Monday, March 28, 2005

Real men don't wear pink.

It's a Wednesday afternoon - maybe 2 o'clock - and my friend Will (who I've decided not to leave nameless in this piece) has skipped down the stairs of a New York brownstone. We have left our small group and are making our way to the train. It is gorgeous out; still too cold to go without a jacket, but apparently nice enough to skip down the stairs.

I am waiting for Chris at the top of the stairs and I watch Will looking around for the garbage bin. I see the bin, but am enjoying my lofty position and Will's determined pursuit. He is peeking over someone's stone wall, looking around the gate, slinging the white plastic bag full of Chris' bathroom undesirables all over the place. (Luckily it was a Hefty Hefty Cinch Sack.)

He looks up at me and notices my smirk. "Do you know where the trash bin is?" he asks accusingly.

I divert the question and ask him if he has a sister. He then admitted to the fact that not only did he have an older sister, but she enjoyed making his youth miserable, especially by forcing him to play "dress-up", (a game I've always loved). I couldn't help but smile. Here is a grown, married man, frolicking around the sidewalk and shouting his cross-dressing experiences up to me... Not his strongest hetero-moment.


I can't help but think back to putting my little brother through the same torture. Barbies were great, but Matt?! Now that's a doll for you! I would take Mom's old dresses and find the perfect look for him: business wear, casual, stripes, heels, etc. I would don something too, - a dress, some blue eye shadow, (okay LOTS of blue eyeshadow) - but nothing was more exciting than seeing my brother's bowl cut accentuated with a sash tied around the head, or his pout marked with bright red lipstick.

He would oppose to the entire game, of course. I can still hear his quiet little whimper, "Sissy, do we have to play this again? I don't like wearing dresses. What if somebody sees me?"

However, he was dealing with the Propoganda Queen and I would promise to play trucks or build a fort or play Atari later... anything to get us through the make-over. (Just as I had no sister, he had no brother, so these deals worked at the time.)

This got me in loads of trouble with my dad. "He's a boy!" our macho father would say. "Go outside and play, Matthew. Alecia, I've told you and told you that your brother is a boy. Matthew, get back in here and change clothes first! You can't climb a tree in your mother's dress! Agh! Alecia Kaye..."

Now, this man has assumed that I am ignorant of my brother's gender. (I am totally aware that he is a boy: No. 1. He definitely has cooties. No. 2. He hates My Little Pony - of course he's a boy.) I just needed someone to play dress-up with and he was the logical choice. I mean, Bobbie Jo was still a baby and Mom never looked miserable enough in her make-up. Nope. Little brothers are the just the best targets when it comes to this sort of thing.


Chris finally comes downstairs and the three of us head to the train. I've got to work a pretty long shift, but man, I'd give anything for another lazy afternoon at home with nothing to do but force my little brother into shoulder pads and pencil skirts. Ahhh, those were the good ol' days indeed.

Tuesday, March 22, 2005

Another Blog

Hello darling readers!

My friend Ellen Hagan and I have our own Blogspot called BECOMING WOMAN (yes, just like our show).

We've been writing in it and I would like to direct you to its whereabouts. It's a little artsier, but you may find some things you enjoy. Go ahead - expand your mind.

Who Dun It?

"Miss Scarlet in the Lounge with the Knife."

My roommate April says this with confidence and I cringe because I'm sure that it's Miss Scarlet and I'm positive that it's the Knife, but how did she narrow it down to the Lounge so quickly?! Agh! She is smug as she opens up the small manila folder marked Confidential. Her lips stretch into a slow, evil grin as she peeks at the cards inside. We know she is correct. Maggie has strep throat, which she was treating with apple martinis, and therefore couldn't care less who dun it, but I was fuming. How could April-Smiley-Face-Bell be a better gumshoe than me? She didn't even know what a gumshoe was until I defined it for her at the beginning of the game!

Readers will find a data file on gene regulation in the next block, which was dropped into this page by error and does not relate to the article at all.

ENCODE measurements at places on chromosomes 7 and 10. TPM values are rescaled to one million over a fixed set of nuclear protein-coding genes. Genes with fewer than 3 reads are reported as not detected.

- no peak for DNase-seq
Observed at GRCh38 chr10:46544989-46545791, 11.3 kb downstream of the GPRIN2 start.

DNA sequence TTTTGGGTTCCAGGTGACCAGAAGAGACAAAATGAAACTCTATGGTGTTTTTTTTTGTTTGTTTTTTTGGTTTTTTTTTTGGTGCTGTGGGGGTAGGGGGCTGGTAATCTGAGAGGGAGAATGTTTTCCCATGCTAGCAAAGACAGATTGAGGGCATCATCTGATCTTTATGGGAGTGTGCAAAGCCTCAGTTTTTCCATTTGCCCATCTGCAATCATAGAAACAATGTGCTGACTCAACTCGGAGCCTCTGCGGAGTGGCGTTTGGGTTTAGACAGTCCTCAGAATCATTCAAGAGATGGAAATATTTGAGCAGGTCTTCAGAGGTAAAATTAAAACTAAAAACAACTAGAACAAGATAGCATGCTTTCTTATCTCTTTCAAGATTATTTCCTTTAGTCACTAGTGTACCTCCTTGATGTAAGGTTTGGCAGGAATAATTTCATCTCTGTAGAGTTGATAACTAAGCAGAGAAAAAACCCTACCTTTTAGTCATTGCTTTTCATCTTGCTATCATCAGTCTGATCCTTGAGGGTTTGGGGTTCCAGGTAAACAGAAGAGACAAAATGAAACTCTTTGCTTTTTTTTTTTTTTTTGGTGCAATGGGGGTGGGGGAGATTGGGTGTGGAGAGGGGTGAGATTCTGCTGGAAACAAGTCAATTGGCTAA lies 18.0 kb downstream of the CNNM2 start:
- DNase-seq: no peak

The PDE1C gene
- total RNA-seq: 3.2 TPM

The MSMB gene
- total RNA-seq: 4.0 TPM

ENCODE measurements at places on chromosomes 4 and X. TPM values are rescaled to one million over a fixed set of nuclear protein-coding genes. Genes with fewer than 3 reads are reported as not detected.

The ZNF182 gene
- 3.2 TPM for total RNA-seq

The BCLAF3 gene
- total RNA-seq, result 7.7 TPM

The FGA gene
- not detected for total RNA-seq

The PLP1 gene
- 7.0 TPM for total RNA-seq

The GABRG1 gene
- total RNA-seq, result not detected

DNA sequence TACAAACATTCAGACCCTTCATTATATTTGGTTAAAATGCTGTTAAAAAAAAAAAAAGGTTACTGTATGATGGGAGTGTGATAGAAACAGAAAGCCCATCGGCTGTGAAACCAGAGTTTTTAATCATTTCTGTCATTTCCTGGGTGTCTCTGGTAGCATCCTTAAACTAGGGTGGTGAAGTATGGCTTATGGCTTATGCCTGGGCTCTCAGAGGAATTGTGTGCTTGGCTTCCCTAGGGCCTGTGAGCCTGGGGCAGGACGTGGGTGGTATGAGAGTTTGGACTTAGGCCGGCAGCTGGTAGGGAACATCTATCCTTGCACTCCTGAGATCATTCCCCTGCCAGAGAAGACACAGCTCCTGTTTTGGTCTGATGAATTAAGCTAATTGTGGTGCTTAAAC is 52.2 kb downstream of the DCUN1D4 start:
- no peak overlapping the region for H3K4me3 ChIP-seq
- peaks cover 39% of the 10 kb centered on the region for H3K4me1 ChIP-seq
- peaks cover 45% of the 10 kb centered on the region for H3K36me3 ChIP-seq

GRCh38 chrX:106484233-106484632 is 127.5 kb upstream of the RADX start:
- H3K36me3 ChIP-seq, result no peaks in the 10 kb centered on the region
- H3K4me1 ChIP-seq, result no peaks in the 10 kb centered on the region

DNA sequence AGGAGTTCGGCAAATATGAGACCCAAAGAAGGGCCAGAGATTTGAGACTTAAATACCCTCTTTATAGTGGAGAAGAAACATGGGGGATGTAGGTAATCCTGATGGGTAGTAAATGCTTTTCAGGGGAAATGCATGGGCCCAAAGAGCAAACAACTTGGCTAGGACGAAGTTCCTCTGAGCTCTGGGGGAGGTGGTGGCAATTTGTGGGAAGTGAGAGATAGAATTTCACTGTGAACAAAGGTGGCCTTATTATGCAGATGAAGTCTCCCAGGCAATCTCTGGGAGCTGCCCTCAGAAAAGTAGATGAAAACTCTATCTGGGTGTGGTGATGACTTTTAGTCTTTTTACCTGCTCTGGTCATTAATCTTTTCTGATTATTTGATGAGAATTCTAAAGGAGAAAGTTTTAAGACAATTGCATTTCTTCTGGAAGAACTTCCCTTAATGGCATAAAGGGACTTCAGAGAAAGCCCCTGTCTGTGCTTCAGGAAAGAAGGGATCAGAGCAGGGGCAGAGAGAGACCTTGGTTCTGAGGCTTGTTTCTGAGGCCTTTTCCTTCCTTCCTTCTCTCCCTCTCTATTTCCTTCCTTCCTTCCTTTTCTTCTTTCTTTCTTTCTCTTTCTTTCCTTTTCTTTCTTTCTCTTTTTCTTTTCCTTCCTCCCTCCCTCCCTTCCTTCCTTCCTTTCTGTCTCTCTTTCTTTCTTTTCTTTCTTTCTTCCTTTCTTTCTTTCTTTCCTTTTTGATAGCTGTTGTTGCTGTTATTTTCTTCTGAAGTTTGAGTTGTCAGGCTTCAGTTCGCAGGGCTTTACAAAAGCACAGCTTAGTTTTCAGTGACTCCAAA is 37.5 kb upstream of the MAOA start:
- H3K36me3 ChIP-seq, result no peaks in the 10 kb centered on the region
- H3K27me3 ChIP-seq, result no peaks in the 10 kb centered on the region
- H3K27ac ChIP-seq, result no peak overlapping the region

As they shuffle the cards for the second game, I call for a small break while I make peanut butter cookies; April spills her apple martini into Maggie's freshly made guacamole. I am thrilled by the accident as they have tried to force me into having a martini and trying the guac, so as both things green are ruined, I am left alone to enjoy cookies and milk. As April scurries around to clean things up, Maggie checks her email and I finish polishing my cowboy boots. The kitchen smells of comfort.

As Miss Scarlet, I get to roll the dice first when we resume Clue. For the first time in the evening (since the spaghetti devouring) there is silence. We are comfortable together: three girls thrown together in a cozy apartment in the most confusing stage of our lives in the craziest city in the world. I look at April's furrowed brow as she concentrates on her suspects and at Maggie's closed eyes as she fights off the sickness she's feeling; I almost feel Home.

I ask them, "Do you ever think that this is how life is supposed to be lived? A board game, a dinner, an entire evening without interruption - just shared with people who love you?"

"I think that a lot."


I wonder, then, if the dream I am chasing that my family and friends call "brave", should instead be labeled "blind". I wonder, then, if I left the dream behind.

When I lose the second game to a semi-drunk and very sick opera singer, I realize that a career change is not in the cards (pardon the pun). I should stick to the things I'm good at, writing and acting, and continue living this dream - wherever it leads. And maybe, fingers crossed, I will perform or create a masterpiece that will leave the world wondering, "Who Dun It?"

Sunday, March 20, 2005

In an interview, dated March 18, 2005, Jerrod Pace (when asked why he badgered others into writing in their blogs while his remains utterly stagnant) replied with an annoying whine,"I'm tired of blogs. Blogging is sooo February."
My dad always questioned me bringing home a Corbinite, but how did everyone see it but me? I'm engaged to a Valley Girl!

Monday, March 14, 2005

Identity Theft

I love those CITI CARD commercials. (One might assume that, since I have 2 CITI cards, I love the institution as well, but this is not the case. I'm just a sucker for credit card debt. That and ice cream - can't seem to say no to either.)

But I really love those identity theft commercials. For those who haven't seen them, I'll try to explain. The commercials open with some stereotype (tough guy, grandma, mom, etc) who is speaking in a voice that doesn't seem to belong to them, and they typically talk about expensive activities that you wouldn't expect them to be involved in. This is because the voice we hear actually belongs to the person who stole their identity and used their credit cards, leaving them in financial ruin while the aforementioned thief lives a grandiose, adventurous new life.